‘The four largest countries in Western Europe have each fallen prey to Vladimir Putin in their own way, each with a different bait. For Germany it is cheap gas and energy; for the UK it is oligarchs’ money; doing business for Italy; and for France, the permanent dream of building a security architecture for Europe that, according to Paris, is unthinkable without Russia.”

This passage comes true The blind (‘the blinded’), the new book by Sylvie Kauffmann, columnist of The world and former correspondent in Russia, Warsaw and Washington, among others. It is a fascinating account of European naivete over the last three decades.

The title, suggested by British professor Timothy Garton Ash, is very well chosen. Those who are “blinded” are not just the European leaders that Kauffmann describes at close range – especially the leaders of the two dominant countries, Germany and France, between roughly the year 2000 and the present. But Western European citizens are just as blinded.

All are products of an exceptional, peaceful phase in Western European history. A phase in which everything that happened in Western Europe was a response to the evil of the Second World War: from European integration to multilateralism and attention to the rights of the individual. In this way evil was vanquished, or at least tamed. As a result, it is always there, but at the same time almost no one recognizes it when it rears its head again. People look at it, but don’t really see it.

That makes the case study that Kauffmann focuses on – the way Western Europe has dealt with Russian President Putin, often against his better judgment – ​​so interesting.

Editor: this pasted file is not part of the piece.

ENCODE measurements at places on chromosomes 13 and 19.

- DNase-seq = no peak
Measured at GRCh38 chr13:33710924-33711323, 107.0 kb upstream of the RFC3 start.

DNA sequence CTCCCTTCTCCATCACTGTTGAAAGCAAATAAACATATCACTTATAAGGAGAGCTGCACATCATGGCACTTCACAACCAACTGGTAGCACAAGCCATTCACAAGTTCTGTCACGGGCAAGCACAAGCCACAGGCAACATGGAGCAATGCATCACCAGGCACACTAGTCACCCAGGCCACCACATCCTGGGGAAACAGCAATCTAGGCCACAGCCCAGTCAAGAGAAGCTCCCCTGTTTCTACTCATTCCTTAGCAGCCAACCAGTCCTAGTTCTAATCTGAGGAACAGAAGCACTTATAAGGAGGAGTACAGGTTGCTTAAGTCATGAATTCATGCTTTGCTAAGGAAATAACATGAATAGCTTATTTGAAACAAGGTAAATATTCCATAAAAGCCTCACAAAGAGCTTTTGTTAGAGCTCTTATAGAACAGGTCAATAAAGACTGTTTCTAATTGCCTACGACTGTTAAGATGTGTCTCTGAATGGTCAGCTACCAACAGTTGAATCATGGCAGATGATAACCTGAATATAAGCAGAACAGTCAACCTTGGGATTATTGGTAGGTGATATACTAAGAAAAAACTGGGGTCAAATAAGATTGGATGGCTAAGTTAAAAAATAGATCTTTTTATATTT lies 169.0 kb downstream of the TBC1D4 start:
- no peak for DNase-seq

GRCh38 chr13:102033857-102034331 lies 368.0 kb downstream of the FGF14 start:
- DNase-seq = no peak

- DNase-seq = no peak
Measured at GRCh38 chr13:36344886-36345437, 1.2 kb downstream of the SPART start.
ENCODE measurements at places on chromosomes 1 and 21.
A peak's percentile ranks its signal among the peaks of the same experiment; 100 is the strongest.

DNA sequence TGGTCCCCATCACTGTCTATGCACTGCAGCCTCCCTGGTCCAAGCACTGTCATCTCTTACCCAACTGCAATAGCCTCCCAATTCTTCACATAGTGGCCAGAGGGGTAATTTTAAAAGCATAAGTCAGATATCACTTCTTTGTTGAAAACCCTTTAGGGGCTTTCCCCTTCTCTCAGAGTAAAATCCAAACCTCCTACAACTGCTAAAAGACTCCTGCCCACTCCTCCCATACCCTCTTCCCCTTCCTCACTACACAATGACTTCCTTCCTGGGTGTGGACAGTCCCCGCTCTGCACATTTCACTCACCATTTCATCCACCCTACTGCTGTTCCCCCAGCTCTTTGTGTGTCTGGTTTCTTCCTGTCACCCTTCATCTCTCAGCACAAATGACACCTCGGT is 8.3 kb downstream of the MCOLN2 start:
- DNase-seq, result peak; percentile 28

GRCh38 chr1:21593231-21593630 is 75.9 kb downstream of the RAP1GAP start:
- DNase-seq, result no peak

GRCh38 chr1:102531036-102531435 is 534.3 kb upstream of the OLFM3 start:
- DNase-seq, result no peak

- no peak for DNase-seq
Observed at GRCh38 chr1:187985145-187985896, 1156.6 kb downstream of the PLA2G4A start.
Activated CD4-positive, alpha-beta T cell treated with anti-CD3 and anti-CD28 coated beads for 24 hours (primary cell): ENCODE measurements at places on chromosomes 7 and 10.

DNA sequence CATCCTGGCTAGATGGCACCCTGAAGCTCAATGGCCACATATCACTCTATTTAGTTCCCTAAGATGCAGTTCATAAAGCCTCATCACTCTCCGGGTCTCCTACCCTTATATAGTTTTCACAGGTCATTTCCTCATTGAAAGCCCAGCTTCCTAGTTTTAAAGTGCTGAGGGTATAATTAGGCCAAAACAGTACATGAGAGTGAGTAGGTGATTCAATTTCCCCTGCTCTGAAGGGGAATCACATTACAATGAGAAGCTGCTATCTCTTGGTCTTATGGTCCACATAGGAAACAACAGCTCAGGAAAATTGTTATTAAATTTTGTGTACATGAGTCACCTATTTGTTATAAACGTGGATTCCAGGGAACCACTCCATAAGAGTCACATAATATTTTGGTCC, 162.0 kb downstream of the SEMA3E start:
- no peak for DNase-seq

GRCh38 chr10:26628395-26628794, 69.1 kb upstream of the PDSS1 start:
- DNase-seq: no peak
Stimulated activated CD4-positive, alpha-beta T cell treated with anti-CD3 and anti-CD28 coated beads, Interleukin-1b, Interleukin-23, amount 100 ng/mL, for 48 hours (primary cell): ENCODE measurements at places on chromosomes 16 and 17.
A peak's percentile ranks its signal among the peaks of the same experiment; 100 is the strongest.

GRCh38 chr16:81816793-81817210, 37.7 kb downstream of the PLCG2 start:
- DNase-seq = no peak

It also applies to the way many now view the explosion of violence in the Middle East: with horror, as if transfixed. The Russian invasion of Ukraine, the barbaric outbreak of Hamas, Israel’s frenzy bombing of Gaza – there is that surprise again and again. As a result, there is no plan, no strategy, no preparation. Only moral outrage.

If you want to be very blunt, you can ask yourself: what have we learned from the Holocaust? What lesson did we get from that? Maybe none.

“At the end of the Cold War,” writes Kauffmann, “we, with good intentions, really thought that freedom and democracy had ‘won’. We wanted to believe that. But we were naive. And therefore (as far as Putin is concerned) they missed all the signs.”

The entire European establishment was there, including them, when Putin delivered his thunderous sermon in Munich in 2007. The next day everyone did business with him again. Germany put Nordstream II in the works, France sold him Mistral helicopter ships. It was also after the invasion of Georgia and the annexation of Crimea business as usual.

Only Central and Eastern Europeans raised the alarm about Putin’s true intentions. They were politely brushed off.

Kauffmann describes Angela Merkel’s last European summit, in June 2021. Merkel and Macron tried to convince other government leaders that they should maintain contact with Putin. And that there should be a European summit with him. Kaja Kallas, the Estonian Prime Minister, grilled Merkel: “A summit, for what? We always said that there would be no summit with him until he returned Crimea. Does our word mean nothing anymore?”

Mario Draghi agreed. Then others. Merkel turned bright red. Her plan was aborted. She was defeated at her last European summit. Later she called Kallas to apologize. The two had lunch together. Everything became peace and quiet again.

That’s how Merkel was: desperately clinging to the paradisiacal present, in order to postpone the moment when Germany and thus Europe would return to history. Or rather, had to return. Because somewhere everyone knew perfectly well that this moment would come.


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